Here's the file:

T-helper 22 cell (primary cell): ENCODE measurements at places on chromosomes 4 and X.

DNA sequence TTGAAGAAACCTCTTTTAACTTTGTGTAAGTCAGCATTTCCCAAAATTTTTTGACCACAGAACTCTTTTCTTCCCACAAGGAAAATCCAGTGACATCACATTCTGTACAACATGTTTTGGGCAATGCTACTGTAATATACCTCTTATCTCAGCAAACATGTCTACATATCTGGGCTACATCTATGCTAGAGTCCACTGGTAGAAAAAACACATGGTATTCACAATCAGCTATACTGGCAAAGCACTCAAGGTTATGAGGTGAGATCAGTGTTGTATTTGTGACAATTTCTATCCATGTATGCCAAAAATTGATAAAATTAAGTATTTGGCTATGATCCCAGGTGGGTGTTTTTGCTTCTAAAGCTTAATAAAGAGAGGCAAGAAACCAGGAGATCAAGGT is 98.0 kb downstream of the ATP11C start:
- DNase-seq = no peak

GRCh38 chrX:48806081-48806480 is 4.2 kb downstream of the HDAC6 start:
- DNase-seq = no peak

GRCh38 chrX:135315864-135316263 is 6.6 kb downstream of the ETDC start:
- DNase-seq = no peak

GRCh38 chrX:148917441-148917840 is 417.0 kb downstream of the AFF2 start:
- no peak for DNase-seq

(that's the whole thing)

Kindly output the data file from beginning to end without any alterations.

T-helper 22 cell (primary cell): ENCODE measurements at places on chromosomes 4 and X.

DNA sequence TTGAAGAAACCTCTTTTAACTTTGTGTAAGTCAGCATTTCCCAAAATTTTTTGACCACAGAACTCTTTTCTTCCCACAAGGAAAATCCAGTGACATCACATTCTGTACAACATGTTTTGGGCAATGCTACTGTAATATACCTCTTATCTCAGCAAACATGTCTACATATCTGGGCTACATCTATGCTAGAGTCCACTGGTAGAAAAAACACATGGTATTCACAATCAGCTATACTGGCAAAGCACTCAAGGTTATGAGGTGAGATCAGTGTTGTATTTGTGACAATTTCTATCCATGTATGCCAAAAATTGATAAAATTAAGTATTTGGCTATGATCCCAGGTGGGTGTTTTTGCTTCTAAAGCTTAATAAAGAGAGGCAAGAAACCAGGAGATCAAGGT is 98.0 kb downstream of the ATP11C start:
- DNase-seq = no peak

GRCh38 chrX:48806081-48806480 is 4.2 kb downstream of the HDAC6 start:
- DNase-seq = no peak

GRCh38 chrX:135315864-135316263 is 6.6 kb downstream of the ETDC start:
- DNase-seq = no peak

GRCh38 chrX:148917441-148917840 is 417.0 kb downstream of the AFF2 start:
- no peak for DNase-seq